Chevrolet Malibu, Ford Fusion, Pontiac G6 Gain Traction in Crucial ‘C’ Segment

By Michelle Krebs April 30, 2008

By Dale Buss 2008_chevrolet_malibu_240

Chevrolet Malibu is helping put Detroit back on the map in the mid-size sedan segment. Even the three-year-old Pontiac G6 and Ford Fusion are helping out on that front as well.

Of course, the real Big Three of the so-called “C” segment of the market  remain solidly entrenched atop it: Honda Accord, Toyota Camry and Nissan Altima. Accord was the nation’s hottest-selling vehicle during the first quarter, according to data, overcoming a sluggish start since the new model’s debut last fall to move 88,000 units from January through March. Camry, at 84,000 units, and Altima, with 76,000 sales, were right behind.

But domestic automakers nevertheless are encouraged by recent glimmers of hope in a crucial segment in which they haven’t been competitive for several years -- even though mid-size sedans used to be the Big Three’s bread and butter. At least the progress lately is a place to start.

First-quarter retail sales of the new Malibu, for instance, at 37,000 units, were up more than 110 percent over year-ago sales of the version it replaced about six months ago. And Malibu’s market share is 1.3 percent higher than during the same period a year ago.

Meanwhile, the three-year-old G6 posted sales of 46,000 units during the first quarter, putting it in fourth place overall in the C segment. Through March, Pontiac reported, retail sales of the G6 were up 1.2 percent over last year’s first quarter.

Fusion sales in March -- about 16,000 units -- were highest since the model’s introduction in 2005, according to data. Full-quarter Fusion sales were about 40,000 units. Ford executives expect this momentum to keep building toward their introduction of a redesigned Fusion in early 2009.

Even more to the point is that Fusion, Malibu and G6 are making their halting progress to a large extent by taking sales away from Camry, Accord and Altima as well as the Hyundai Sonata. About 40 percent of sales for both Malibu and Fusion now are “conquest” purchases made by previous owners of non-Ford and non-General Motors brands.

“The one thing that is very clear is that Malibu just broke into the shopping list of mainstay Asian brands for new-car intenders in this segment,” said Art Spinella, president of CNW Research, an automotive market-research firm in Bandon, Ore. “I can’t think of another time in the last 10 years that a new car has done that so significantly and so quickly. We also see that a little bit with Fusion.”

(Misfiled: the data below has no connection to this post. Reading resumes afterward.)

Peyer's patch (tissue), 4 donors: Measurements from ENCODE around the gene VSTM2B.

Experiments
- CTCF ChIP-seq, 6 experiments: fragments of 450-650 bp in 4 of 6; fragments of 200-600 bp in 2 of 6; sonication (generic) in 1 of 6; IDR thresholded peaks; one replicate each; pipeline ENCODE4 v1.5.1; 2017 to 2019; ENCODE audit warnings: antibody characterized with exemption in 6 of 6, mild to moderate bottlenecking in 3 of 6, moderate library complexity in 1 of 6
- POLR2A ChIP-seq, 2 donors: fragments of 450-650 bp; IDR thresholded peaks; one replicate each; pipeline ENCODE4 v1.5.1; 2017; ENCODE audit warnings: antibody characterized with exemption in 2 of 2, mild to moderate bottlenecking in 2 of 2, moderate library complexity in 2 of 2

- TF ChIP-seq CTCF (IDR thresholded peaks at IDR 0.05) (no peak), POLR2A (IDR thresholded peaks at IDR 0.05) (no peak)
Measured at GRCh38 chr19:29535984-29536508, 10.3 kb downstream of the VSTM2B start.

All three vehicles also are helped by overall rising consumer interest in more fuel-efficient models – “largely small-car buyers moving up” to the C segment instead of leaping over it into SUVs and large cars, as more did a year ago, said George Pipas, Ford’s U.S. sales analyst. The C and D segments (think Ford Taurus and Toyota Avalon for the latter) are now up about three percentage points in their share of the total market, at about 15 percent, compared with a year ago.

Moreover, both GM and Ford recognize that the Asian makers aren’t going to stand still in face of any erosion in their C-segment dominance that is accomplished by Fusion, G6 and Malibu. Honda introduced a restyled new Accord last fall, for example, and after facing initial supply constraints on its six-cylinder engine that proved more popular with consumers than expected, Accord entered April on a healthy sales trend.

“Camry and Accord got to the level they got to over 30 or 40 years and built to it because their companies pleased customers with good small-car offerings, and lots of them,” Pipas noted. “We were basically missing in action [with a competitive C-segment car] for much of that time, and you don’t overnight re-establish yourself no matter how great your product is.”